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Originally published January 29, 2011 at 7:02 PM | Page modified January 31, 2011 at 10:23 AM

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Northwest Living

Plant collector's paradise flourishes in Port Townsend

At Far Reaches Farm, this couple of world-traipsing plant-aholics are building, one cool plant at a time, a mystique as potent as that of the late, lamented Heronswood nursery.

To sample or see

Kelly Dodson and Sue Milliken will be selling a wondrous assortment of covetable plants at the Northwest Flower & Garden Show Feb. 23-27, in Booth No. 2126 in the Plant Market. You'll recognize Dodson by his Utilikilt, and the booth by all the plant geeks hovering around it. Far Reaches Farm is at 1818 Hastings Ave. in Port Townsend. For information, call 360-385-5114 or go to http://farreachesfarm.squarespace.com/

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Valerie Easton writes in her blog about gardens and the people who make them. A columnist for The Seattle Times' Pacific Northwest Magazine for the last 14 years and author of four books on gardening, she lives on Whidbey Island where she loves to hike, read and garden.
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PLANT GEEKS are flocking to Port Townsend to visit Far Reaches Farm, the home, display gardens and specialty nursery owned by Kelly Dodson and Sue Milliken. The buzz is that these world-traipsing plant-aholics are building, one cool plant at a time, a mystique as potent as that of the late, lamented Heronswood nursery.

The story of Far Reaches Farm is about more than hard work and hip plants. At heart it's a romance. Dodson and Milliken met and fell in love on a seed-collecting expedition to China. Both gave up their previous lives and nurseries, and Milliken moved from Vermont to join Dodson on the West Coast. Eight years ago the pair founded Far Reaches Farm and have been hard at work ever since building gardens and a nursery with the largest variety of taxa of any in the state.

"Kelly can spot a garden-worthy, future-classic plant from 10 miles off and propagate it. And when he teamed up with Sue, he just doubled his cachet," says Steve Lorton, longtime Northwest bureau chief of Sunset magazine. Now the property boasts a green-roofed gazebo, a bog garden, a long display border and a vast lathe house. "There wasn't a tree on this place when we bought it, and we're both shade gardeners," says Dodson. Deciding they were too old to start planting trees, the couple built a lathe mansion to shelter gardens full of shade-loving treasures.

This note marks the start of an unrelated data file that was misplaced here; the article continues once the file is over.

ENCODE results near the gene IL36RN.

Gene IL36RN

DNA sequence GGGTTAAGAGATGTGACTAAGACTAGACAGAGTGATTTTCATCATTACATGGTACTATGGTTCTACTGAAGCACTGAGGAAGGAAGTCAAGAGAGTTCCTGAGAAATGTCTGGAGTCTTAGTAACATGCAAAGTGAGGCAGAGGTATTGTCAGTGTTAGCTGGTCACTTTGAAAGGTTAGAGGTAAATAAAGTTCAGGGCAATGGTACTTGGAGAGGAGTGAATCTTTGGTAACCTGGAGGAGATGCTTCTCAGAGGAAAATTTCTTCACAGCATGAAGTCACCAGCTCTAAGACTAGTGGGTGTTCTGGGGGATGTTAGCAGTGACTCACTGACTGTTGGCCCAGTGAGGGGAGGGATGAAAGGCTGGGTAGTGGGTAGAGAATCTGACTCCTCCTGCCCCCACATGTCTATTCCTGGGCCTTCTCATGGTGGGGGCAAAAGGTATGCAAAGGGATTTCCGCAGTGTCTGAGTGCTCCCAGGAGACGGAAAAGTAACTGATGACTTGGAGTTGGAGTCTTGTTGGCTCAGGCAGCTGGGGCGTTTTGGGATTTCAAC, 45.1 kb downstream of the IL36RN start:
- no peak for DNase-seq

Dodson and Milliken spend years testing and evaluating unusual varieties of trillium, epimedium, snowdrops, agapanthus, primroses, lilies, iris, peonies and asters, among many others. "We have 128 different varieties of crocosmia. . . It's a riot when they're blooming," says Milliken. They grow plants unlike any you've ever seen, such as towering cardiocrinums (the couple discovered the first pink one of these lily relatives), tree dahlias, carnivorous plants and an evergreen butterfly bush (Buddleia loricata) with white flowers.

Despite their expertise, Dodson and Milliken aren't plant snobs; they're always selecting plants that will perform reliably in Northwest gardens.

Wandering through the lathe house I become tongue-tied trying to imagine how to pronounce the names of plants so provocatively mottled, striped, weird, unusual and varied. Filled with so much exotic-looking flora, the farm is understandably becoming the ultimate collector's nursery.

Dodson and Milliken are so well-connected and respected that their farm has grown to reflect the passions and hopes of plant collectors around the world. Most of the plants are grown from seed collected in the wild; the couple spent several weeks collecting in China again this past fall. Many other plants come as gifts from friends, or exchanges, and the couple give many more to botanical gardens. Milliken hopes to send some of the plants raised from Chinese seed back to China someday. At Far Reaches Farm, gardening is an exercise in continuity and generosity, a globe-trotting scientific endeavor as well as a fine madness of plants.

Valerie Easton is a Seattle freelance writer and author of "The New Low-Maintenance Garden." Check out her blog at www.valeaston.com. Mike Siegel is a Seattle Times staff photographer.

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